The Institute for Innovation and Public Purpose’s lecture series with the British Library, Rethinking Public Value and Public Purpose in 21st-Century Capitalism, brought together leading thinkers, architects, economists and urban planners to tackle the basic flaw in today’s economy: its lack of institutions, policy frameworks and toolkits for actions to co-create public value.

Richard Rogers + Shumi Bose in conversation: Architectural agency in the public sector

We can bring out three main conclusions from the series:

First, currently dominant policymaking frameworks — the ways in which most politicians, policy advisors, civil servants and academics alike see what should be done, and why and how they should be done — are fundamentally one-dimensional. The ‘market fixing’ principle of public policymaking is always in mending mode and a ‘do no harm’ mode. As important as that it is — avoiding bad things happening is as important in the public sector as is the creation of new opportunities – such narrow lenses create concepts and language that undermine public servants and make them weak partners for business and civic partners.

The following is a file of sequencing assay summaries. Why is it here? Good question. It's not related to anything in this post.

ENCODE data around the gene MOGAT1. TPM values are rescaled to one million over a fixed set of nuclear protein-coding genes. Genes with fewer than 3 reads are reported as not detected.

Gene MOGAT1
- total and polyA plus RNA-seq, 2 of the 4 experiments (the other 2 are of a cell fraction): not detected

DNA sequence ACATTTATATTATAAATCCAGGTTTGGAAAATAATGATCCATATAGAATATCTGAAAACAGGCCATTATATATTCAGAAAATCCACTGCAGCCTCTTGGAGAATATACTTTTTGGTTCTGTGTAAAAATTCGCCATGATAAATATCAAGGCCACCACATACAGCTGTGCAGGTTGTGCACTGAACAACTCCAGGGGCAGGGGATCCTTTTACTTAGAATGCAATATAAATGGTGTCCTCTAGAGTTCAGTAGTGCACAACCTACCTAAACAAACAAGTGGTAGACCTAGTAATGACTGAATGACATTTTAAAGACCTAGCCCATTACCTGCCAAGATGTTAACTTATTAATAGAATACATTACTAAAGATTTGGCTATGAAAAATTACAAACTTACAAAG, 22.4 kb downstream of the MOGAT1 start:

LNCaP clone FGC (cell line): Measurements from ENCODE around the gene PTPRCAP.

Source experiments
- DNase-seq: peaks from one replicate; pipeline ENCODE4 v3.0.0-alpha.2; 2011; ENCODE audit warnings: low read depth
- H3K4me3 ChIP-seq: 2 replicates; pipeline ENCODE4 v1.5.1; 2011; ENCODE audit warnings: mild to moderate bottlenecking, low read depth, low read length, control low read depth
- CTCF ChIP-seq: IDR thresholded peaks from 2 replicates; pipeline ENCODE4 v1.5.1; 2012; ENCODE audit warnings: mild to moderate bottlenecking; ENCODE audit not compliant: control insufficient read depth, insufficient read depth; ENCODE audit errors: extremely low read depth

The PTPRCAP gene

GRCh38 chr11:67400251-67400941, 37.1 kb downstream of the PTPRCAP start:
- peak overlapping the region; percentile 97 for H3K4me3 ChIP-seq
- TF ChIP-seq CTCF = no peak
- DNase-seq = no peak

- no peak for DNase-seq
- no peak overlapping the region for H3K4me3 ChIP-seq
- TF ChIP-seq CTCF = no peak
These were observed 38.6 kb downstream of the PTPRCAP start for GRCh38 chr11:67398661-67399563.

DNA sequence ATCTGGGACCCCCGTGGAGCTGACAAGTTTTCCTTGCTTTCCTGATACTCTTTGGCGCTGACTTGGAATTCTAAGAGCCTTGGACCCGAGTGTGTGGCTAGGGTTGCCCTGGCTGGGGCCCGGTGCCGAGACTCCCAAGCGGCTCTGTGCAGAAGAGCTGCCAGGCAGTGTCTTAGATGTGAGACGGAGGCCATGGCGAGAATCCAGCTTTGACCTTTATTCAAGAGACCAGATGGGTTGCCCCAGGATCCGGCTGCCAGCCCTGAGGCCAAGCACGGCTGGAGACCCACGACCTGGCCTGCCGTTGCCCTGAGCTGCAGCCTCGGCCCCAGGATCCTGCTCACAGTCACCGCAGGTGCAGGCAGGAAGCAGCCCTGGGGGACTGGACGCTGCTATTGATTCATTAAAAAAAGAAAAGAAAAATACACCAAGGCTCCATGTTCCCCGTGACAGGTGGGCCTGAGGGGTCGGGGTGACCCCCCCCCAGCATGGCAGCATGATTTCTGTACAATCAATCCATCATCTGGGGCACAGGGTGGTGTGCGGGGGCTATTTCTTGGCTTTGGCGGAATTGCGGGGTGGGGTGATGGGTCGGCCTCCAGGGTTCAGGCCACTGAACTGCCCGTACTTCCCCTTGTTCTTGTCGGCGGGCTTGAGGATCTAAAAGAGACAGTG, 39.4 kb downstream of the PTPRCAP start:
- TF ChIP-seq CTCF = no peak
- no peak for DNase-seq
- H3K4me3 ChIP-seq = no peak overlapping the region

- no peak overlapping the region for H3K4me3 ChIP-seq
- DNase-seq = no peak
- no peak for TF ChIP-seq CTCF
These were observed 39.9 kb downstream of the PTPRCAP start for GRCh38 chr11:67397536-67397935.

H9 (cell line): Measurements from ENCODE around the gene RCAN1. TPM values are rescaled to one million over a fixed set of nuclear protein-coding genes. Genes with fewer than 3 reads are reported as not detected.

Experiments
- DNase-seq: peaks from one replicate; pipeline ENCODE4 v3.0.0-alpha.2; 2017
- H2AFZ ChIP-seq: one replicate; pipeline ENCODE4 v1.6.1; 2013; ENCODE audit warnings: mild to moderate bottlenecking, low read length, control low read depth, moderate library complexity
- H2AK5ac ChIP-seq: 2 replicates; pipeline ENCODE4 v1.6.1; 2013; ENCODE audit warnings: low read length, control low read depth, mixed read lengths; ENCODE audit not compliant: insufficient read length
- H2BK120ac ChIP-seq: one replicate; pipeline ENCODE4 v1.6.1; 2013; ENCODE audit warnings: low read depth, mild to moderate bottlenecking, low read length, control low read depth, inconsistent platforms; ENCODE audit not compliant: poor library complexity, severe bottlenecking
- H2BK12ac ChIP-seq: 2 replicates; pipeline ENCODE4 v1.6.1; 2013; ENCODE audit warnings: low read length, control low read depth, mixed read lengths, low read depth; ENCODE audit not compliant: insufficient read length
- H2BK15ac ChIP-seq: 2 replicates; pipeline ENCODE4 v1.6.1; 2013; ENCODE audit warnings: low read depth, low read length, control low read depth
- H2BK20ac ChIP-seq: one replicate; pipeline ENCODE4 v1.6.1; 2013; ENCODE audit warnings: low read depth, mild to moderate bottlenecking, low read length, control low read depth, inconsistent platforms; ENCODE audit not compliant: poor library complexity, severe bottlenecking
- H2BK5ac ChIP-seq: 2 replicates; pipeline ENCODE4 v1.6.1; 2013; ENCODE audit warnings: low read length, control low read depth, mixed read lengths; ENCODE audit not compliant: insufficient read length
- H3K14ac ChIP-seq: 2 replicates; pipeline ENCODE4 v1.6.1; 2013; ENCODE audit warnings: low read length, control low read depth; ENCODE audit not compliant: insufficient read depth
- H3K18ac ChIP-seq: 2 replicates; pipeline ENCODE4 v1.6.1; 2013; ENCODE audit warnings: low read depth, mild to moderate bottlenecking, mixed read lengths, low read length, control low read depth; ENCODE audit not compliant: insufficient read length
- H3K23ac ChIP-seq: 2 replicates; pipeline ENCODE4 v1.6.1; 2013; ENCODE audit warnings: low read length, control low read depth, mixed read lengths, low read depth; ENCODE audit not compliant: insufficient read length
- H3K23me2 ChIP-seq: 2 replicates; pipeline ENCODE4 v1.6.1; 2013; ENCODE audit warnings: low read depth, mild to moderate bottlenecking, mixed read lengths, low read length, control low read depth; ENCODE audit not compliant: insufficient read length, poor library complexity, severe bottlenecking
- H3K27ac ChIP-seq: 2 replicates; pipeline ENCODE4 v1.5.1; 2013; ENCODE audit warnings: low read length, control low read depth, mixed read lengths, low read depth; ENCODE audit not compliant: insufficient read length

The public sector has become engrossed by the belief system that delivering savings is the ultimate virtue.

Focusing on fixing the failures — in markets, systems or in governance — and being able to prove public money is not being wasted, has engendered complex performance systems in the public sector that rarely ask what outcomes we want and how do we achieve them. The public sector has become engrossed by the belief system that delivering savings is the ultimate virtue.

Mike Bracken + Rainer Kattel in conversation: Unlocking public value from the data revolution